Getting divorced may cause some emotional discomfort, but a person who is divorced may also feel the financial sting of the outcome of the divorce proceeding. An individual who has to pay alimony or child support in Georgia, for instance, will have to budget for this expense each month. Moreover, the party who receives alimony following a divorce will lose some money in the process in the form of income taxes.
With tax time around the corner, understanding how alimony and child support money are handled by the Internal Revenue Service can be very helpful. Alimony is taxable in the year that a person gets it, so the individual who received alimony in 2013 will have to account for it on their 2014 income tax return. The same rule applies for separate maintenance payments and other types of payments that a person may receive from an ex-spouse.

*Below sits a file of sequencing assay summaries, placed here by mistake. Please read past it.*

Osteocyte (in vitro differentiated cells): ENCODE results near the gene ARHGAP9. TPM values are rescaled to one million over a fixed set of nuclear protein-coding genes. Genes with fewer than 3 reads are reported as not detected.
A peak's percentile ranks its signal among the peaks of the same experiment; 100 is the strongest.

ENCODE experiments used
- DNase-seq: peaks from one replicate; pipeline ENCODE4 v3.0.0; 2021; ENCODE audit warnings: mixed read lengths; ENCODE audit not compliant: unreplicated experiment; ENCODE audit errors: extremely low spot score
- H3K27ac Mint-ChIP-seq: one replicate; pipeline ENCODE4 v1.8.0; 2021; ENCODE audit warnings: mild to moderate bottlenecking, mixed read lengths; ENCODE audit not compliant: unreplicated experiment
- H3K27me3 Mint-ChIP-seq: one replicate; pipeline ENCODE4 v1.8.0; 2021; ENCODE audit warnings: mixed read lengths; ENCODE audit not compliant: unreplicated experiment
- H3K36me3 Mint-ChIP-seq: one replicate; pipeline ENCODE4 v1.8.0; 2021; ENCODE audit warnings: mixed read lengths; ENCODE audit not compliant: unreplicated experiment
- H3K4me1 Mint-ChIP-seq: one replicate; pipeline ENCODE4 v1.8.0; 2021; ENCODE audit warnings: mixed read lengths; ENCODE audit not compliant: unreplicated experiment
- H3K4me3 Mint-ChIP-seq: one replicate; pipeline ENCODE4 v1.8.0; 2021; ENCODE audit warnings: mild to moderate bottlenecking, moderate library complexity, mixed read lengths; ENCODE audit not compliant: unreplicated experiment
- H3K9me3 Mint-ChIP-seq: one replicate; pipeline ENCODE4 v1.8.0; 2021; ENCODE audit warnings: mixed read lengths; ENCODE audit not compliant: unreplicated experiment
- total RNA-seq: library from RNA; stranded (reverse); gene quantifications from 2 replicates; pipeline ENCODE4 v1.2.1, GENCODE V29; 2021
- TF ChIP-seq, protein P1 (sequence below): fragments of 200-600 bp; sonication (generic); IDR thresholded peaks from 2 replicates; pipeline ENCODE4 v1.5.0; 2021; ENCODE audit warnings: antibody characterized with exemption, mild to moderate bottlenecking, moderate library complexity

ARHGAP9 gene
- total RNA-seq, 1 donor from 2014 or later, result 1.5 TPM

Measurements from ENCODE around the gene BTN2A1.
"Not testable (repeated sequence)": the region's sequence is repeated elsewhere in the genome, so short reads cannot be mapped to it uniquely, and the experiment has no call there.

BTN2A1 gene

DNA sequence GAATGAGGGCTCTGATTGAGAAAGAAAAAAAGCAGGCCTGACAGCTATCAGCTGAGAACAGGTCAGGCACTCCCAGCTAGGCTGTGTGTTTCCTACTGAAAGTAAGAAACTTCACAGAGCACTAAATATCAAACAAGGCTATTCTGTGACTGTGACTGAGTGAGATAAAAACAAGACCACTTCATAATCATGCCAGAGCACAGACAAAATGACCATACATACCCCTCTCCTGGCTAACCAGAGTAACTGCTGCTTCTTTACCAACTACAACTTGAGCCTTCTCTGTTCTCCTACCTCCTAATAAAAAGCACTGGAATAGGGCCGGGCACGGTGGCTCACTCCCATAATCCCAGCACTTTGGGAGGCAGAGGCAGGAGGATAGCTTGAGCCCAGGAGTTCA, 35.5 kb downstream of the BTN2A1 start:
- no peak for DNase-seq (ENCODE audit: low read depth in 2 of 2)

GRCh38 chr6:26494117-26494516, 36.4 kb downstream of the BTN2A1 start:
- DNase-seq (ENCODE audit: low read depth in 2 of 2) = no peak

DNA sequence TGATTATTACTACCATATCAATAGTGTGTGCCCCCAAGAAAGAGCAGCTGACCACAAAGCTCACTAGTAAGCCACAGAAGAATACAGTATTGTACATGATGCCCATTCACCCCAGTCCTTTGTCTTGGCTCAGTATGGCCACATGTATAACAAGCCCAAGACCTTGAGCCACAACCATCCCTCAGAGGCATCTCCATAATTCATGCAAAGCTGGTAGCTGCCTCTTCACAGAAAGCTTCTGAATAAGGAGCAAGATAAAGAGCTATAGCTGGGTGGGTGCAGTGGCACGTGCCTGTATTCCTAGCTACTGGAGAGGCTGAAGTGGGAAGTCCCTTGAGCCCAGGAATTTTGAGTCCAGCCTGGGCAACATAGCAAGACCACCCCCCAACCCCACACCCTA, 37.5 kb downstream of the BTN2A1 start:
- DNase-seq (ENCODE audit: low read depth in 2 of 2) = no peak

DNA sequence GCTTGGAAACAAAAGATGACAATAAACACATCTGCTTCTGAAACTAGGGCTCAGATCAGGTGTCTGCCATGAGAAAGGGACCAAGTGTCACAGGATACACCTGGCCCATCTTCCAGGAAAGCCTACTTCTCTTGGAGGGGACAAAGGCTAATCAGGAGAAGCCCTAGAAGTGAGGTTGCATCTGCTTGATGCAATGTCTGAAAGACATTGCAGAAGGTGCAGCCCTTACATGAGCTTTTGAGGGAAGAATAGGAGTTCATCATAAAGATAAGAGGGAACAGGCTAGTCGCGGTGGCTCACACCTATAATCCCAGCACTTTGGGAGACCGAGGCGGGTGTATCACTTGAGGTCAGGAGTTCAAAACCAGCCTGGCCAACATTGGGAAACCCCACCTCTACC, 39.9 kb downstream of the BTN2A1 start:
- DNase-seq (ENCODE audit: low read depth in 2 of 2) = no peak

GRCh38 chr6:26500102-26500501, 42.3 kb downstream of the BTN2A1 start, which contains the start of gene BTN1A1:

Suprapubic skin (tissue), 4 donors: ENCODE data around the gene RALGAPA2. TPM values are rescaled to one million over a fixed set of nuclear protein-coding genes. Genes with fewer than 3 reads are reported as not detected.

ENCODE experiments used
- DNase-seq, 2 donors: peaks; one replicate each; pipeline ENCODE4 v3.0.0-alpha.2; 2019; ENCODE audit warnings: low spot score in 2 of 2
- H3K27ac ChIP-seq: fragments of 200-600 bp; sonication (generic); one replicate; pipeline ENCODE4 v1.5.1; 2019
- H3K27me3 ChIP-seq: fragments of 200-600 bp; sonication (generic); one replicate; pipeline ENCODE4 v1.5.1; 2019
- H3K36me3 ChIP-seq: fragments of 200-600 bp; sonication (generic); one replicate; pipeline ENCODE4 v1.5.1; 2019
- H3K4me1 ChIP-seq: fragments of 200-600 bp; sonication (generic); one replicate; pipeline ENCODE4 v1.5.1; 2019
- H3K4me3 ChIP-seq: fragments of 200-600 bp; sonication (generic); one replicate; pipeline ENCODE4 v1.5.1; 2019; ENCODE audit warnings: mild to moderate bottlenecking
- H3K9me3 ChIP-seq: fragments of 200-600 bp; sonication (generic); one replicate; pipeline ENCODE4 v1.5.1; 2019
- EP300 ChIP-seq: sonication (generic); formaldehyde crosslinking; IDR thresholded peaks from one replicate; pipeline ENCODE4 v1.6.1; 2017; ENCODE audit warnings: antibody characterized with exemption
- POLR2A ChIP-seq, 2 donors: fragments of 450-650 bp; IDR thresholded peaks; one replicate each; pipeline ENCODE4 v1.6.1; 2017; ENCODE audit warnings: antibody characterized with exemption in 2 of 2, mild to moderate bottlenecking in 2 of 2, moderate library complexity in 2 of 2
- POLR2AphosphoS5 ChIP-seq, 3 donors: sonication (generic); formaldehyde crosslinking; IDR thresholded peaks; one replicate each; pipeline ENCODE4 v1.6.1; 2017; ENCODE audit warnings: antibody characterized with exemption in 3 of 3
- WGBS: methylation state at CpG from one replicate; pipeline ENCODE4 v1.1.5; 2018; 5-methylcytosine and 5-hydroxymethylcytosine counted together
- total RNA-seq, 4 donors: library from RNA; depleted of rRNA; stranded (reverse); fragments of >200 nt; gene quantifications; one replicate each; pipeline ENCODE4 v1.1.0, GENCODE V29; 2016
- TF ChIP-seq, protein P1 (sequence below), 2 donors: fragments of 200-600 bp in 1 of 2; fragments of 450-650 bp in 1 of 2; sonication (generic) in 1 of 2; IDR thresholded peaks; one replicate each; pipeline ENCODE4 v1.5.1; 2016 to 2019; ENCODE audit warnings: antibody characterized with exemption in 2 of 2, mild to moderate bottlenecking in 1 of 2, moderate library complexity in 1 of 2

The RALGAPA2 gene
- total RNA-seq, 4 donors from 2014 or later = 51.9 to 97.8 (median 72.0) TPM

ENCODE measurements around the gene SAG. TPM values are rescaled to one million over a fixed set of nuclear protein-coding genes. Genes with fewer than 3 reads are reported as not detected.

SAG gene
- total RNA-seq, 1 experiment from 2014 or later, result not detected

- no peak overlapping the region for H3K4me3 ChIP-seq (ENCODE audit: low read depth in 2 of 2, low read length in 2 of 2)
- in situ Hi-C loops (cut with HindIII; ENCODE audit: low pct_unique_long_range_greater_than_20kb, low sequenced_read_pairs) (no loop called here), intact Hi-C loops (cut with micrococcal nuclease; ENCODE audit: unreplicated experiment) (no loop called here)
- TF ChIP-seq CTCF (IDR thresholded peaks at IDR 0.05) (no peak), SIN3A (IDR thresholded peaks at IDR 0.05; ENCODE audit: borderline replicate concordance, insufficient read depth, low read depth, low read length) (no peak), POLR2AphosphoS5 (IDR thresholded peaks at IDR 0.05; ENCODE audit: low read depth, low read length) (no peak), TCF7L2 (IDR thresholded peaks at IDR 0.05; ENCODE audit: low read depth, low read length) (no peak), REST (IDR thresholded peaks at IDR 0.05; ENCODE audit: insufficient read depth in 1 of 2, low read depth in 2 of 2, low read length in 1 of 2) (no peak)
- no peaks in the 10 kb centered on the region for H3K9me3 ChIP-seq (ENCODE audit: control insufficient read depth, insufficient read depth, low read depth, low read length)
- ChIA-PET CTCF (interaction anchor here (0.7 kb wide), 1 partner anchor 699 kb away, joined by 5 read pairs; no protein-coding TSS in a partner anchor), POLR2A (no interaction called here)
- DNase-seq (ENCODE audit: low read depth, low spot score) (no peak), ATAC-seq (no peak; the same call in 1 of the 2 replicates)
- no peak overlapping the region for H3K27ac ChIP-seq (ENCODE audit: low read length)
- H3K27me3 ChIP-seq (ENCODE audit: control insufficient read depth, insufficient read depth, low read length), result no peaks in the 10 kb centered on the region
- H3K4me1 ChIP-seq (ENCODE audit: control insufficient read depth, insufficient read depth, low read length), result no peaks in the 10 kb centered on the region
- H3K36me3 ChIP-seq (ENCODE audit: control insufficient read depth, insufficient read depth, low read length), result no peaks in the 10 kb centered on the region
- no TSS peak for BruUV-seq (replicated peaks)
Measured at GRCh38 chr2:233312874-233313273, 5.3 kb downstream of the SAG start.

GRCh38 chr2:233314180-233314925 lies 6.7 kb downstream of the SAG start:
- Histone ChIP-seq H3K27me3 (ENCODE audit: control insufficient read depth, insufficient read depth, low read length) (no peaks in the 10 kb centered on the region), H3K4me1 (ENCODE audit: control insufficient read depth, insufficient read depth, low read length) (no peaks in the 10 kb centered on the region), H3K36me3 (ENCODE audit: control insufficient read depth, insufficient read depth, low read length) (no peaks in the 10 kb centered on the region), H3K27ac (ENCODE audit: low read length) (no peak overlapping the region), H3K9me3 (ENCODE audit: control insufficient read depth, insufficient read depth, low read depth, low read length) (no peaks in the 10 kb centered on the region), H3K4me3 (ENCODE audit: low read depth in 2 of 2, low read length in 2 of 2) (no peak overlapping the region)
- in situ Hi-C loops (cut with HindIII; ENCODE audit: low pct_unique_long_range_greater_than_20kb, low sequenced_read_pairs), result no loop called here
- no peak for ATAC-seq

Child support money received, on the other hand, is not taxable to the recipient. When dealing with taxes that are related to alimony, it is typically wise to pay taxes on the alimony by using estimated filings during the year in which the payments are received. This eliminates the stress of receiving a whopping tax bill in April of the following year. In addition, it is worth noting that the person who pays alimony to a former spouse receives the benefit of being able to deduct those amounts from his or her taxes.
A Georgia divorce can certainly yield a few financial surprises, particularly if a judge has to make decisions regarding asset division or spousal support for a couple who can't seem to find common ground on such matters. However, financial surprises can also come if the recipient of the alimony isn't prepared for the tax bill attached to it. Understanding the laws on spousal support and other divorce-related matters can help a person to pursue his or her best financial interests and hopefully emerge from the divorce as satisfied and prepared for the future as possible.
Source: nasdaq.com, Beware These 5 Terrible Tax Surprises, Kay Bell, Jan. 8, 2014